Study: Rocky Mountains Have Had Extreme Wildfire Seasons In The Past
New research by scientists at the University of Wyoming has found that extreme wildfire seasons are nothing new in the Rocky Mountain region: They also happened hundreds of years ago, after global temperatures had risen slightly.
The study suggests that fire seasons like the last bad one, in 2012, could become more commonplace because of global warming. People living in the region can expect a new normal of wildfire cycles, said John Calder, a co-author of the study published Monday in the scientific journal Proceedings of the National Academy of Sciences.
“We will live in a different West. This is happening now, and it will continue happening,” said Calder, a University of Wyoming doctoral student.
The researchers studied layers of charcoal particles in the sediment beneath ponds in northern Colorado’s Mount Zirkel Wilderness, the Casper Star-Tribune reports (http://bit.ly/1VDz0QV).
Core samples from the bottom of the ponds showed that wildfires 1,000 years ago were more than two-and-a-half times more frequent than they were in the 20th century.
“This is real evidence things burned more. We’re not speculating,” said Bryan Shuman, a co-author and geology and geophysics professor at UW. “We’re showing things really happened. It really was warmer here, and when that happened, there were more fires.”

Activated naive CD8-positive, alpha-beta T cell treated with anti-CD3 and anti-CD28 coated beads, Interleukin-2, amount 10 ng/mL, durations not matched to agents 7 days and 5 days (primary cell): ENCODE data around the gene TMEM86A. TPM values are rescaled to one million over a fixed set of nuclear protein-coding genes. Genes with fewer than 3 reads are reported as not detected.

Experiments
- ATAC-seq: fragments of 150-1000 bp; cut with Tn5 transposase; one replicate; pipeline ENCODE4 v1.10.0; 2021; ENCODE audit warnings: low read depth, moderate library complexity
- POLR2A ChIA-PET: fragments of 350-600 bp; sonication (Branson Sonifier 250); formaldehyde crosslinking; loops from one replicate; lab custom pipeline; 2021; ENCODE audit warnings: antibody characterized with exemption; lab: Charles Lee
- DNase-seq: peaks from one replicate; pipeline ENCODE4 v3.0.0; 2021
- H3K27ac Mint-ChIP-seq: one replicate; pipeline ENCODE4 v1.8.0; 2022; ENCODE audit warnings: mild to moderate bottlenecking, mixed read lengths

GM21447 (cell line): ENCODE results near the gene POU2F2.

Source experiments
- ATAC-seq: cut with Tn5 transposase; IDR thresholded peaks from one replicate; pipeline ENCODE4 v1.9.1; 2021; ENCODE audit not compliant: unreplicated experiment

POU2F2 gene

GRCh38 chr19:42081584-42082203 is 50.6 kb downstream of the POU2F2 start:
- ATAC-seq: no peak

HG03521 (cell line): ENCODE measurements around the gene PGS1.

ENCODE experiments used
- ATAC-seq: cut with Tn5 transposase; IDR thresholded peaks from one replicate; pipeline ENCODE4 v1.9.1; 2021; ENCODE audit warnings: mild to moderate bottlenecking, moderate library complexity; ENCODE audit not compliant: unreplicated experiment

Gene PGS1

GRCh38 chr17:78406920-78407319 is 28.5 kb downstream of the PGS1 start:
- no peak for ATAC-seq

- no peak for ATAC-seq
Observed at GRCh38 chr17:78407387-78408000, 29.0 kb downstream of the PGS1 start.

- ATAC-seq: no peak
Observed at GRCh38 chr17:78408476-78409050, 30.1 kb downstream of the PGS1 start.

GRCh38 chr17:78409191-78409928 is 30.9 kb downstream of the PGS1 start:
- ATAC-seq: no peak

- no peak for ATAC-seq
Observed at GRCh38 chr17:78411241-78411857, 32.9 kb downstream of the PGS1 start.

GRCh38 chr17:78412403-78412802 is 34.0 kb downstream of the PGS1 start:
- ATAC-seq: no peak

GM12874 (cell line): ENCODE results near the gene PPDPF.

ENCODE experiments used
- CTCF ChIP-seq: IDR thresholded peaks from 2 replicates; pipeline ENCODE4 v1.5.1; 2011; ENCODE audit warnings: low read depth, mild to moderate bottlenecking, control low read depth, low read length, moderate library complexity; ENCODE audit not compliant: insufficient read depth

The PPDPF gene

Temperatures rose on average by about 1 degree during the medieval period because the sun was warmer and brighter, Shuman said.
The climate cooled again as the sun’s rays dimmed. But temperatures have been rising again over the past few decades, this time by about 3 degrees, Shumer said.
While fires might be bigger and more frequent in the immediate future, that might not be the case long term. The mud samples show that after a couple of hundred years, the increase in fires slowed.
The drop might have been caused by a change in the forests such as fewer trees or a lower density of trees, Shuman said.
“We’re already entering a new fire world. If this was the mountain range you liked to fish in or hunt in, maybe you would see in your lifetime 25 percent of the mountain range burn,” Calder said. “In this new world, in this new fire regime, you will see most of it burn in your lifetime.”
Information from: Casper (Wyo.) Star-Tribune,http://www.trib.com